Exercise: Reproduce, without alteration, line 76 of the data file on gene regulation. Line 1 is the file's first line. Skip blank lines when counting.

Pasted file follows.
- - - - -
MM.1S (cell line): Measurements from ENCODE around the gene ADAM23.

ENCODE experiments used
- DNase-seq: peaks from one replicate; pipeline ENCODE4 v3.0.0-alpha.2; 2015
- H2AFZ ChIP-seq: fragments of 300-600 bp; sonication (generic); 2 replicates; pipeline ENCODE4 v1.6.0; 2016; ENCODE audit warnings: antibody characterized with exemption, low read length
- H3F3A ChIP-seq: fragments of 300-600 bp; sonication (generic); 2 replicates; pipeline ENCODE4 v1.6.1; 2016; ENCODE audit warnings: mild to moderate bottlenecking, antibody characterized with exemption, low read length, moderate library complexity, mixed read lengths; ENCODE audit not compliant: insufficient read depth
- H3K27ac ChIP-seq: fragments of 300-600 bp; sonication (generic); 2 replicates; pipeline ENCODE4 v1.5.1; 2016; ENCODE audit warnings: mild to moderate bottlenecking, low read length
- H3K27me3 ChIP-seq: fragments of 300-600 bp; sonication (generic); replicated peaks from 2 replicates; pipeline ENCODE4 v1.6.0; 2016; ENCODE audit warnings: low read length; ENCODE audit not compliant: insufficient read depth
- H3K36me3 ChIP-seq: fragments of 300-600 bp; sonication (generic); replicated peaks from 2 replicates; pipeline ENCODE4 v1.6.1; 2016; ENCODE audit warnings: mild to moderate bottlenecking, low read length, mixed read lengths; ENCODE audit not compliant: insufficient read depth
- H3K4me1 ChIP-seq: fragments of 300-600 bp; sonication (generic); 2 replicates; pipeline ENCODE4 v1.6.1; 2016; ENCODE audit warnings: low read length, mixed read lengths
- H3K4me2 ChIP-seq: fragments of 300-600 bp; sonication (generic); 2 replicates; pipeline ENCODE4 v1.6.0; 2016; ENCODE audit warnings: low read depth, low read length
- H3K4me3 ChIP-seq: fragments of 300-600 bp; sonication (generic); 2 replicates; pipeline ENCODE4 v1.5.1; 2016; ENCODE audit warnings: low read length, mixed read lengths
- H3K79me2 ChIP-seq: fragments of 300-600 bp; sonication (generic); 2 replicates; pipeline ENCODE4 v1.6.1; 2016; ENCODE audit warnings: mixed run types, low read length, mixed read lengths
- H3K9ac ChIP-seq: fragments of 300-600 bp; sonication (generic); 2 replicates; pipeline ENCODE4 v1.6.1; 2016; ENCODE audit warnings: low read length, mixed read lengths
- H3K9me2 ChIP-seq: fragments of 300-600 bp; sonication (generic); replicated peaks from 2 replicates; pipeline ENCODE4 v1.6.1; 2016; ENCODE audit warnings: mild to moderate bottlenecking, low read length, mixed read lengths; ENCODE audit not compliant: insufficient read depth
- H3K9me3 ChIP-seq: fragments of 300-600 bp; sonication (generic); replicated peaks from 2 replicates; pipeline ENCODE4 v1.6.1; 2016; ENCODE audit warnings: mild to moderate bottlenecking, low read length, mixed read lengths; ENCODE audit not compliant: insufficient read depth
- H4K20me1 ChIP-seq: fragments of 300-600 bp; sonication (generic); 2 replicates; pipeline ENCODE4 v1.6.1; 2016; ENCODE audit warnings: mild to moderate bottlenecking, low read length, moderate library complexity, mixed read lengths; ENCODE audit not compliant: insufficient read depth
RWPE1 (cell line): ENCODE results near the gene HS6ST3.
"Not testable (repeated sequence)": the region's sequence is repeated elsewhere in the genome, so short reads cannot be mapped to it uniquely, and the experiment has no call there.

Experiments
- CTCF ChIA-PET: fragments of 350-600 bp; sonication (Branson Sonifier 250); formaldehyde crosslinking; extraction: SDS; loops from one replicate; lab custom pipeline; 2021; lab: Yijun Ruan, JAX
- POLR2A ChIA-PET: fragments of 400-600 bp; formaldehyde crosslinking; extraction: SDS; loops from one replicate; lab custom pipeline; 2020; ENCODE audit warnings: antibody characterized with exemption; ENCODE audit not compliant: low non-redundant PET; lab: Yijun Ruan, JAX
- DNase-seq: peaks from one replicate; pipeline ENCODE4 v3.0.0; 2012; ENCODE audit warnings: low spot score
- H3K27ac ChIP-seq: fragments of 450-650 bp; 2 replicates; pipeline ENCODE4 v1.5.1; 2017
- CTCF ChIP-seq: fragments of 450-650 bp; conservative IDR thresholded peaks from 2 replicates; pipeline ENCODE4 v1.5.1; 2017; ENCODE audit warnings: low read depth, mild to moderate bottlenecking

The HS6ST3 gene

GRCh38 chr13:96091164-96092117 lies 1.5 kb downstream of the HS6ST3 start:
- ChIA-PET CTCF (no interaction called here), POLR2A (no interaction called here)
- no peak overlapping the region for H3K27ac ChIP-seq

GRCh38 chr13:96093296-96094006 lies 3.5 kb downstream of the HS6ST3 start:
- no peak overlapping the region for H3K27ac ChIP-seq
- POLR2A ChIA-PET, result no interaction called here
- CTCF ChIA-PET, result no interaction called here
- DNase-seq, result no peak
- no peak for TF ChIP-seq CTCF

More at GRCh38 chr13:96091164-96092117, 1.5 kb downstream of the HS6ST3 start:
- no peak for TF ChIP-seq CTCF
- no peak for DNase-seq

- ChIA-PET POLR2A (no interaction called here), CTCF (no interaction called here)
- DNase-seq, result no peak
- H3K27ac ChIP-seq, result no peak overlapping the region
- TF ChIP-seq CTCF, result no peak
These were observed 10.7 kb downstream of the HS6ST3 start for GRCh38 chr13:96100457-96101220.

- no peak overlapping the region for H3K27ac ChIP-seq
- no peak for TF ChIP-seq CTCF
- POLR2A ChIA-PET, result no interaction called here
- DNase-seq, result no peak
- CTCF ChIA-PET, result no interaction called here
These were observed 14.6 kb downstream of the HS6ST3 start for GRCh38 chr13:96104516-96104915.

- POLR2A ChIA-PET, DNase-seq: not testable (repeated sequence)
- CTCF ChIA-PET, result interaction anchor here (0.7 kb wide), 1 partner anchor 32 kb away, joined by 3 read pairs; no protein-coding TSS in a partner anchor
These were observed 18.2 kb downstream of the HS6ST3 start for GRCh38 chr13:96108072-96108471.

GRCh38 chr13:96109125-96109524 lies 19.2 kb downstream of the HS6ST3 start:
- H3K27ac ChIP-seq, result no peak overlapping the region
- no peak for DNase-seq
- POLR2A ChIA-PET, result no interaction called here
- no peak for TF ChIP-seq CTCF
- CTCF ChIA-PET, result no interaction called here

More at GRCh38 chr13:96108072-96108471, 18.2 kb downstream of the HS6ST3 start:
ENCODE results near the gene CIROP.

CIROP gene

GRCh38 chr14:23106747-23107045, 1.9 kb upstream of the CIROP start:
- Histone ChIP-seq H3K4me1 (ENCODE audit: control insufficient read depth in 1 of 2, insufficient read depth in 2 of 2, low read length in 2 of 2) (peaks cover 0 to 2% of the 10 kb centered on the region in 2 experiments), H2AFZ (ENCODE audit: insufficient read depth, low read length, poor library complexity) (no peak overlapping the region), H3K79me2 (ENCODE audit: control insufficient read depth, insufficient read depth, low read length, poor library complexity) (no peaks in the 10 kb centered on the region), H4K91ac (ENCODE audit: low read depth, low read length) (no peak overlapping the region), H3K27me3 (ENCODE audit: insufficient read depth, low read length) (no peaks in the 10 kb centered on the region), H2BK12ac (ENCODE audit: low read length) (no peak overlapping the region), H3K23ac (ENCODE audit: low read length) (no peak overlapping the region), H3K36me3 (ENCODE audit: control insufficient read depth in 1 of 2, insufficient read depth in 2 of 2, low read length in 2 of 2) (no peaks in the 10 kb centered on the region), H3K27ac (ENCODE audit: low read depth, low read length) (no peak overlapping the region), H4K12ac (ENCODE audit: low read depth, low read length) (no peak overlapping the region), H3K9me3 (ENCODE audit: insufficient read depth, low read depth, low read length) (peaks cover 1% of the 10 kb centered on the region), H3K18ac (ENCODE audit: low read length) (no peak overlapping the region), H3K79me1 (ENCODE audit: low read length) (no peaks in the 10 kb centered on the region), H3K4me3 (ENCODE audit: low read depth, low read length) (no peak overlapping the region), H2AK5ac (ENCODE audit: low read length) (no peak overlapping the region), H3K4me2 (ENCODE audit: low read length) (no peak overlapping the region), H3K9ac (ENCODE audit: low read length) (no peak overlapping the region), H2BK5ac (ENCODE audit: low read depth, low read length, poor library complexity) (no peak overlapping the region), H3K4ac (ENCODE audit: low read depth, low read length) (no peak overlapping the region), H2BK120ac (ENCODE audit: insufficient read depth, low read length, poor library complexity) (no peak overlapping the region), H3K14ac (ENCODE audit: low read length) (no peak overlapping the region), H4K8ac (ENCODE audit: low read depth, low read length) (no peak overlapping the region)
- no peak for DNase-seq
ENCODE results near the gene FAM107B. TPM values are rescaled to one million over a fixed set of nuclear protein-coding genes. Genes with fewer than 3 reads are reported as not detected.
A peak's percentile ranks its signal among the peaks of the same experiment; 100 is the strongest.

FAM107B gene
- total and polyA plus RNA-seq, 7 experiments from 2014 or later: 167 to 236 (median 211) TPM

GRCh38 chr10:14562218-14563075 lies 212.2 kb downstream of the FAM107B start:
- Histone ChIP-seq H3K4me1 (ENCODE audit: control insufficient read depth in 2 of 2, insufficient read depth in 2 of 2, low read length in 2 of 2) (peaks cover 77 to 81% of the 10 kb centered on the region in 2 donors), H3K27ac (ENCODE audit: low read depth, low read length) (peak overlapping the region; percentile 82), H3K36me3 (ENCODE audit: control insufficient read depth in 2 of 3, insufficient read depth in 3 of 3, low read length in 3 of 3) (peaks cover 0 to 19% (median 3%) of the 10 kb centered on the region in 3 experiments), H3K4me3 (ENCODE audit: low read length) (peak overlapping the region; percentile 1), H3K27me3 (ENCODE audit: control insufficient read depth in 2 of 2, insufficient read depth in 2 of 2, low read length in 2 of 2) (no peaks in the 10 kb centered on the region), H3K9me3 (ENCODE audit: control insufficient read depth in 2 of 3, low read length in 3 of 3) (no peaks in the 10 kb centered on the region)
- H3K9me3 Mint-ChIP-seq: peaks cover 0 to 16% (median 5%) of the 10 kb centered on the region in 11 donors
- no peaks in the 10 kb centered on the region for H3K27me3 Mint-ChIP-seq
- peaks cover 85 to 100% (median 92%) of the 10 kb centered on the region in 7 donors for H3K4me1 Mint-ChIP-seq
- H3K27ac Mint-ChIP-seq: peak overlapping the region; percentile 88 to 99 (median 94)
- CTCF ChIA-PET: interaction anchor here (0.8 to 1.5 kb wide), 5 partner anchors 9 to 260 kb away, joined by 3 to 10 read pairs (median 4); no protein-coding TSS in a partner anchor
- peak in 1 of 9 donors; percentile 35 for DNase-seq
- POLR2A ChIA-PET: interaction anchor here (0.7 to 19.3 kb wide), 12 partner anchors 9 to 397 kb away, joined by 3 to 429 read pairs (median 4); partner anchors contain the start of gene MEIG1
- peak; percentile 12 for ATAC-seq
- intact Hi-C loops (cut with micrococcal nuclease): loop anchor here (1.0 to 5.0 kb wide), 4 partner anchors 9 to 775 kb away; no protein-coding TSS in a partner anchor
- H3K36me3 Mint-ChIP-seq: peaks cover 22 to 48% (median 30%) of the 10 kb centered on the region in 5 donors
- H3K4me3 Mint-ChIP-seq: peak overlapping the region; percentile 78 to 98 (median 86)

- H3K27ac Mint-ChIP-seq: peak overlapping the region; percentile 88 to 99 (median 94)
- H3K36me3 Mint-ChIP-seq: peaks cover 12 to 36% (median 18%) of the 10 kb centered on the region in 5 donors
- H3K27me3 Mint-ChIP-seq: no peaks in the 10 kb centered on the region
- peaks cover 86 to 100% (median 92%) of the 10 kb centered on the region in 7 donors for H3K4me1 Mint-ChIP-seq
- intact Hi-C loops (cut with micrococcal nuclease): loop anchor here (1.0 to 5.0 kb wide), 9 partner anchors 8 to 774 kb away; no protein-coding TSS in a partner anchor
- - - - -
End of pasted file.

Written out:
- POLR2A ChIA-PET: interaction anchor here (0.7 to 19.3 kb wide), 12 partner anchors 9 to 397 kb away, joined by 3 to 429 read pairs (median 4); partner anchors contain the start of gene MEIG1